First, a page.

HALBUR, Iowa (AP) _ Amoco Production Co. is pushing a exploratory well further below an Iowa farm field than had been planned, leading one geologist to speculate the company wants to explore all the likely oil-bearing rock formations in a major rift across the Midwest.

The giant oil company initially said it would drill the oil and natural gas well 15,000 feet deep, but extended that to 16,500 feet in August.

On Wednesday, the bit was 17,395 feet below the Ed and Marie Eischeid farm near here, and an Amoco spokesman said he did not know how much deeper or how much longer the company would drill.

Amoco is keeping mum on its findings because the test hole is only the second to explore 1 billion-year-old sedimentary rocks in the Mid-Continent Rift, a tear in the Earth's crust from Lake Superior to Kansas. Amoco spokesman Tom Kornegay Jr. said the company's decision to continue drilling does not signal anything.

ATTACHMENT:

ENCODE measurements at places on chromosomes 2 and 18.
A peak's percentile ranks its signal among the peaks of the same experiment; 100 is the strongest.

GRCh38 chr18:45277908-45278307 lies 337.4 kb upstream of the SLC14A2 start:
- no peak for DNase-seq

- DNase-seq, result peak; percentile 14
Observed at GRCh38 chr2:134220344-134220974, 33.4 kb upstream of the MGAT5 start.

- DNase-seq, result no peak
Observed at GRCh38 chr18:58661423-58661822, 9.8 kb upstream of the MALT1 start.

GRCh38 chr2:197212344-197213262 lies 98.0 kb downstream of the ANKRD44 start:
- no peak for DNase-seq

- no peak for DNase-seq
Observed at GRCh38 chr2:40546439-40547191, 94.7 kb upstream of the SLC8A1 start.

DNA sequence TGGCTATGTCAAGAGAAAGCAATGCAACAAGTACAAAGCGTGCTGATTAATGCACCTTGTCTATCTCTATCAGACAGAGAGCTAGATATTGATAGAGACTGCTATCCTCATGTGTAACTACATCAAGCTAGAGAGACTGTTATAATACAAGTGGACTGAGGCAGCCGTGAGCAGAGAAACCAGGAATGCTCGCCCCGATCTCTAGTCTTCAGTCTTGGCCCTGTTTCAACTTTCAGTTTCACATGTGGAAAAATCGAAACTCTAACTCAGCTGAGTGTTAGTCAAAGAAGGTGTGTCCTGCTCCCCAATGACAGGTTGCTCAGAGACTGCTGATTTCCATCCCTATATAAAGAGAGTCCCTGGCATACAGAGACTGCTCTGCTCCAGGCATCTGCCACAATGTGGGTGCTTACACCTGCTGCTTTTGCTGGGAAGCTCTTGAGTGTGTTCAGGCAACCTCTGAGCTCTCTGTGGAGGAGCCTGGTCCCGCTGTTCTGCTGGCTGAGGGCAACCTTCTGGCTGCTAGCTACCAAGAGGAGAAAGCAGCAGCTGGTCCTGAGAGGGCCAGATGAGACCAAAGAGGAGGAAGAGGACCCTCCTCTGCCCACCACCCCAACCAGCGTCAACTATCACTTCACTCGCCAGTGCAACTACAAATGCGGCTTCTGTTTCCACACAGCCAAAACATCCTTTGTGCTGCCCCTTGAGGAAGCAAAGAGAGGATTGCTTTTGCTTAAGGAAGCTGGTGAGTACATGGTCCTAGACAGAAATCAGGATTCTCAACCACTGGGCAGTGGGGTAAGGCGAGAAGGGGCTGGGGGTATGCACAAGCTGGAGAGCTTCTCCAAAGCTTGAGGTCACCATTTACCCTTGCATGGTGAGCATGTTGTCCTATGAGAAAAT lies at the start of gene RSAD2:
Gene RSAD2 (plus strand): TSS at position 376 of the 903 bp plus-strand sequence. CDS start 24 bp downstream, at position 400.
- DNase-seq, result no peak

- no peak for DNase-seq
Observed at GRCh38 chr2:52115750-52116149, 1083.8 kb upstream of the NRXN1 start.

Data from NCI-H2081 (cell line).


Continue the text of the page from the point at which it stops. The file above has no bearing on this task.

''The revision of drilling plans and objectives for wildcat wells is commonplace in sparsely explored areas,'' he said. ''For the most part, that's due to the geological uncertainty that exists before drilling.''

Until the Amoco project, no one had drilled deeper than 5,305 feet in Iowa.

Robert McKay, a research geologist with the Iowa Geological Survey in Iowa City, said he believes the company is continuing to drill because it wants to explore the entire range of sedimentary rocks under Iowa and reach the volcanic igneous rocks commonly called the ''basement'' in the oil industry.

Oil usually is found in sedimentary rocks and rarely in igneous rocks, McKay said.

Drilling through the sedimentary rock layers would provide valuable geological information. ''They are interested in reaching the basement because they want to know exactly how deep the sedimentary rock column is,'' McKay said.

The company had said drilling to 15,000 feet would cost $4 million and up to another $1 million to reach 16,500 feet. Kornegay said he could not say how much drilling beyond 16,500 feet is costing, but costs jump dramatically as the hole deepens.